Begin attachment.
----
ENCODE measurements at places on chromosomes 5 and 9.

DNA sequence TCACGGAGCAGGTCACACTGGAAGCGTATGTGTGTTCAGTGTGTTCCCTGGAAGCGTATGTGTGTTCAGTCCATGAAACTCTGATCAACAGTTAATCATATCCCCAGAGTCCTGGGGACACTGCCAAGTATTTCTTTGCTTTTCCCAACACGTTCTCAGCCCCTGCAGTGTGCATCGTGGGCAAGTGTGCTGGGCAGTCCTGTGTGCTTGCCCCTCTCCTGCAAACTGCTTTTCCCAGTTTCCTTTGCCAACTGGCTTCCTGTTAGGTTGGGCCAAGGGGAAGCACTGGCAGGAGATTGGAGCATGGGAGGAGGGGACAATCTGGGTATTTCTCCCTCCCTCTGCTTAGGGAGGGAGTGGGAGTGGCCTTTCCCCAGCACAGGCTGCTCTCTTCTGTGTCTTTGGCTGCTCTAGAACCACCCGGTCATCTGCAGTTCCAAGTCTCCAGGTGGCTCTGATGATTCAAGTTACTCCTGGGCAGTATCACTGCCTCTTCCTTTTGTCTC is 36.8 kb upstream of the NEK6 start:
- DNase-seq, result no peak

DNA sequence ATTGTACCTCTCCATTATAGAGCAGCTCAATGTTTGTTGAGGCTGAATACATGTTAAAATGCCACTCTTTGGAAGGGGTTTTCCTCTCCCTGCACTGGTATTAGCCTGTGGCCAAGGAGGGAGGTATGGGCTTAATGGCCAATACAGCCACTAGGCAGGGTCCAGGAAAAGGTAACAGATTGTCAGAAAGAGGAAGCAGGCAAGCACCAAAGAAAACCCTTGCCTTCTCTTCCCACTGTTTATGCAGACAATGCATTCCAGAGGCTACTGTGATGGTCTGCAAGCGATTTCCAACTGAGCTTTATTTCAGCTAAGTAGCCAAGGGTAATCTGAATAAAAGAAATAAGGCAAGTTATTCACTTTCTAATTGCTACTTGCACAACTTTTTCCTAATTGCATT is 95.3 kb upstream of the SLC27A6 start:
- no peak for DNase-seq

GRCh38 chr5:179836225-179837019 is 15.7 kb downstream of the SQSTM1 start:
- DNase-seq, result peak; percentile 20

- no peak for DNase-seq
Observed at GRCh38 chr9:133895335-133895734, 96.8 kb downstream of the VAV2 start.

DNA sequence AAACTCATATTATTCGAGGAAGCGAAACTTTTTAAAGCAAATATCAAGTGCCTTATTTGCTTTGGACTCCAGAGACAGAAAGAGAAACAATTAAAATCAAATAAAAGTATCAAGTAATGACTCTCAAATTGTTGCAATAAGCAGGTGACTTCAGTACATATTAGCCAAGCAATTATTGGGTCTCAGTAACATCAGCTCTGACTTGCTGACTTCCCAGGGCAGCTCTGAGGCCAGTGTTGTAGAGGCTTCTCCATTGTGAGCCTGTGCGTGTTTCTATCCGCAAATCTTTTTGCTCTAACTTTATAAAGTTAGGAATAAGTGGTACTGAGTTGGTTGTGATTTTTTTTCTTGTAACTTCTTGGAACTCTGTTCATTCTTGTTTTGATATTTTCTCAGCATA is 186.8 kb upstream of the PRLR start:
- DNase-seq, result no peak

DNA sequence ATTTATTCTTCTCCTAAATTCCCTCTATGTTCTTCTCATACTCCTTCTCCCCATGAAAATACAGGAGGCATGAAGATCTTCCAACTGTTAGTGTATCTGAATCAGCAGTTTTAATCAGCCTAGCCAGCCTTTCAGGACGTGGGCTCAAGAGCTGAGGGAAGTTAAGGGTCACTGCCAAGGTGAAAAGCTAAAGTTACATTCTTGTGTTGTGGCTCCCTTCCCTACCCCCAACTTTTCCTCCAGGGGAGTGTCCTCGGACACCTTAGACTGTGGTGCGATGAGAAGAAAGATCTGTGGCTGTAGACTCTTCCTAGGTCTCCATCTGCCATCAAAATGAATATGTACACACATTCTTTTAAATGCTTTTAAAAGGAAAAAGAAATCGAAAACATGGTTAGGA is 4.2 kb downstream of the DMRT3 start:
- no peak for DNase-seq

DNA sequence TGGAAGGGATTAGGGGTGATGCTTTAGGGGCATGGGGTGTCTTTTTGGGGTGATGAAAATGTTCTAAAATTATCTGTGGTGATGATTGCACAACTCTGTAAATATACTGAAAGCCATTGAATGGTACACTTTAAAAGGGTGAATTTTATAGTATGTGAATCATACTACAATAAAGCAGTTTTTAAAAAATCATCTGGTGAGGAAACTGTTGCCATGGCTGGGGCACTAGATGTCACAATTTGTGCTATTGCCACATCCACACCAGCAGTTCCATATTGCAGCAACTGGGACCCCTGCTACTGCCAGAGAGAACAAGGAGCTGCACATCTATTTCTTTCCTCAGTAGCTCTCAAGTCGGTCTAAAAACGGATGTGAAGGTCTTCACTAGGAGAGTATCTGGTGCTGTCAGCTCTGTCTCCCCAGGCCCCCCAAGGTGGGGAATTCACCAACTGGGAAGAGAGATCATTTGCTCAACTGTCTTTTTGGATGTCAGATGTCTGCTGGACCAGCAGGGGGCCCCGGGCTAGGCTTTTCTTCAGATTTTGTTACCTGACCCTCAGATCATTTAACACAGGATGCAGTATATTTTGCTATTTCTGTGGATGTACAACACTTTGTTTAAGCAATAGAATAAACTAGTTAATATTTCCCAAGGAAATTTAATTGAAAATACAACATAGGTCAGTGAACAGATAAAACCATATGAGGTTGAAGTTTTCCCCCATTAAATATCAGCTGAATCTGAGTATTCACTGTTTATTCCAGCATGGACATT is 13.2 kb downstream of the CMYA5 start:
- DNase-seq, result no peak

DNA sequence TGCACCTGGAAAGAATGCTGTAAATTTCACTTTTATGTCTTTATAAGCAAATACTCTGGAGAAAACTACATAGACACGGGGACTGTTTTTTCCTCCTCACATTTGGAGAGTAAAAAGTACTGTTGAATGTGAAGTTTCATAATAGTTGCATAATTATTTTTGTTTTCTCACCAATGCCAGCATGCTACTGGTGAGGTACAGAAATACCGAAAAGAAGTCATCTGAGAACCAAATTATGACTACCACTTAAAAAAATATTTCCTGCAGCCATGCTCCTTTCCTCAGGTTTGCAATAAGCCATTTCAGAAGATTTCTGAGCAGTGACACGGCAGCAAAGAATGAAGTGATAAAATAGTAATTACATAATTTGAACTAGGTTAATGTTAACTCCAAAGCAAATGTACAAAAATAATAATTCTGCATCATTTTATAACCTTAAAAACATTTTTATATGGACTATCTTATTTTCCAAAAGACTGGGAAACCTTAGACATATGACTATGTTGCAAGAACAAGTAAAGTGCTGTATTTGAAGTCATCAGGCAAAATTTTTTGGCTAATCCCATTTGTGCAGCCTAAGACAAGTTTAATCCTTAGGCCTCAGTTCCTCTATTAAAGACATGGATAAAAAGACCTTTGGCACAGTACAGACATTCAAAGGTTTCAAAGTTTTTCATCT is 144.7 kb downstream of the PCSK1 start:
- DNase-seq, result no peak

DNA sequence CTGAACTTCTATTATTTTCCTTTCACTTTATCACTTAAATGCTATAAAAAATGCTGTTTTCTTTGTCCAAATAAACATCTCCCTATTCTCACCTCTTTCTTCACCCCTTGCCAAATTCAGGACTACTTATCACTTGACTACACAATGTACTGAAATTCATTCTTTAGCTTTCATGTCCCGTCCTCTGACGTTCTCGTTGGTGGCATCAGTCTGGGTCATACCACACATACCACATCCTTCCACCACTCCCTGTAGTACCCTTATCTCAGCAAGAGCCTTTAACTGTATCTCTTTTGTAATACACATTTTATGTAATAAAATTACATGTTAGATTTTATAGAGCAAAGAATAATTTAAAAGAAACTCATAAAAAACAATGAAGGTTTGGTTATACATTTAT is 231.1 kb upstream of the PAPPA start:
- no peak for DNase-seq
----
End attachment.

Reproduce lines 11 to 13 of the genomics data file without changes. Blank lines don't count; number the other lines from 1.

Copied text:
- DNase-seq, result no peak

DNA sequence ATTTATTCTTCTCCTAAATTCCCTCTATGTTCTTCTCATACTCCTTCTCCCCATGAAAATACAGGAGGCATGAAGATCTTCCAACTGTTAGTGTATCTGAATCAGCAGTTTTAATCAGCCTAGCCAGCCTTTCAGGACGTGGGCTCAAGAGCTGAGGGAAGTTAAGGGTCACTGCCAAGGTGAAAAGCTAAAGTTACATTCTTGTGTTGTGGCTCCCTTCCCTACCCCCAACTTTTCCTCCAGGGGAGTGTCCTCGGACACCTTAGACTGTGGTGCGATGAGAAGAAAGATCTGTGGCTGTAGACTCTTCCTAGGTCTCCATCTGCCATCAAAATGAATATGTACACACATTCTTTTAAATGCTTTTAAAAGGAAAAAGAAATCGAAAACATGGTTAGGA is 4.2 kb downstream of the DMRT3 start:
- no peak for DNase-seq